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Strong won worsens profitability worries

Publication Date : 19-10-2012

 

Concerns are rising that companies’ global competitiveness may be weakened as the US dollar recently lost ground against the Korean won, amid the eurozone woes.

The possibility that the Korean currency will rise in value up to nearly 1,000 won against the dollar is growing with the recent strenghtened position of the won after quantitative easing by the US government.

The dollar slid again to 1,104.3 won on Thursday, compared with 1,114.4 won at the end of September and 1,134.7 won at the end of August.

The Korean currency posted a 4.2 per cent appreciation against the dollar so far this year, surpassing the appreciation rate of other major currencies ― British pound with 3.7 per cent, euro with 0.9 per cent and Chinese yuan with 0.8 per cent.

In contrast, Japanese products are gaining price competitiveness in the overseas market as the yen lost value against the greenback by 1.4 per cent this year.

When the won appreciates by 1 per cent against the dollar, the nation must suffer a drop of US$520 million in its current account surplus and 0.72 per cent in gross domestic product growth, according to economists at the Bank of Korea.

The latest fiscal woes in Europe and the US are expected to invite wider skepticism on the efficacy of the Group of 20 meetings despite pledges from the G20 members to collaborate on weathering global economic difficulties.

It was the 2008 global financial crisis that highlighted the role of the G20, which later decided to hold annual meetings to tackle global financial woes by mapping joint countermeasures among advanced and emerging countries.

The US, which had suffered a crisis from insolvent subprime mortgage loans, was one of the biggest beneficiaries of the G20 coordination.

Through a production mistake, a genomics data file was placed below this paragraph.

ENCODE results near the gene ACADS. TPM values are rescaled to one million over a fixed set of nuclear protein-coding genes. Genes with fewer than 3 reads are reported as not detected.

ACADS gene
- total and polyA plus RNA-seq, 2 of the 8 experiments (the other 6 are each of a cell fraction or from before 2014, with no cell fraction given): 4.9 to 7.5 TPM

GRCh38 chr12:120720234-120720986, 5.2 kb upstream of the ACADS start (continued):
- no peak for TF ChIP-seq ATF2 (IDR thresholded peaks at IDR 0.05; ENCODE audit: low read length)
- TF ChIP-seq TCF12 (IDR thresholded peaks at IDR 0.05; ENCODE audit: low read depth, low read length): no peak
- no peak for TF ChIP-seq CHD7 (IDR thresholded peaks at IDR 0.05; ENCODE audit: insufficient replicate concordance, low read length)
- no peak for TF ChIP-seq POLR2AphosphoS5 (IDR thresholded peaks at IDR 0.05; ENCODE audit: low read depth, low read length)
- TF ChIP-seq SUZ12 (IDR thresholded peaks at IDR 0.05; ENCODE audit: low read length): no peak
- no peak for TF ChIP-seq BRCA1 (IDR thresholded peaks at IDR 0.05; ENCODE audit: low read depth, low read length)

Due to Washington’s cheaper dollar policy, countries such as Korea, Japan, China and Brazil were pushed to engage in a so-called “currency war”.

Though the G20 reached an agreement, including promises to refrain from intervening in the foreign exchange market, during the Seoul Summit in November 2010, it is looking more and more likely that recent woes will shift the consensus.

The US has recently been striving to pull down the value of the dollar to reduce the value of its trade deficit following the eurozone crisis.

Even though European countries are closely monitoring the currency market, the possibility of another currency war is emerging.

An increasing number of global analysts say that the US and Europe have lost the world’s confidence, stressing that these were the regions that initiated the recent crisis. Meanwhile, emerging countries are expected to gamely tackle the agreements that are habitually favorable only to a handful of advanced countries.

Korean officials have already warned that a global currency dispute could resurface to destabilize the global economy and force the local currency to appreciate.

The controversy seemed to subside following the November G20 Summit when the major economies agreed to move toward more market-driven exchange-rate systems and refrain from competitive devaluation of currencies.

Korean policymakers and its central bank, however, point to signs of the disputes returning to the fore as US increases pressure on China to raise the yuan’s value.

 

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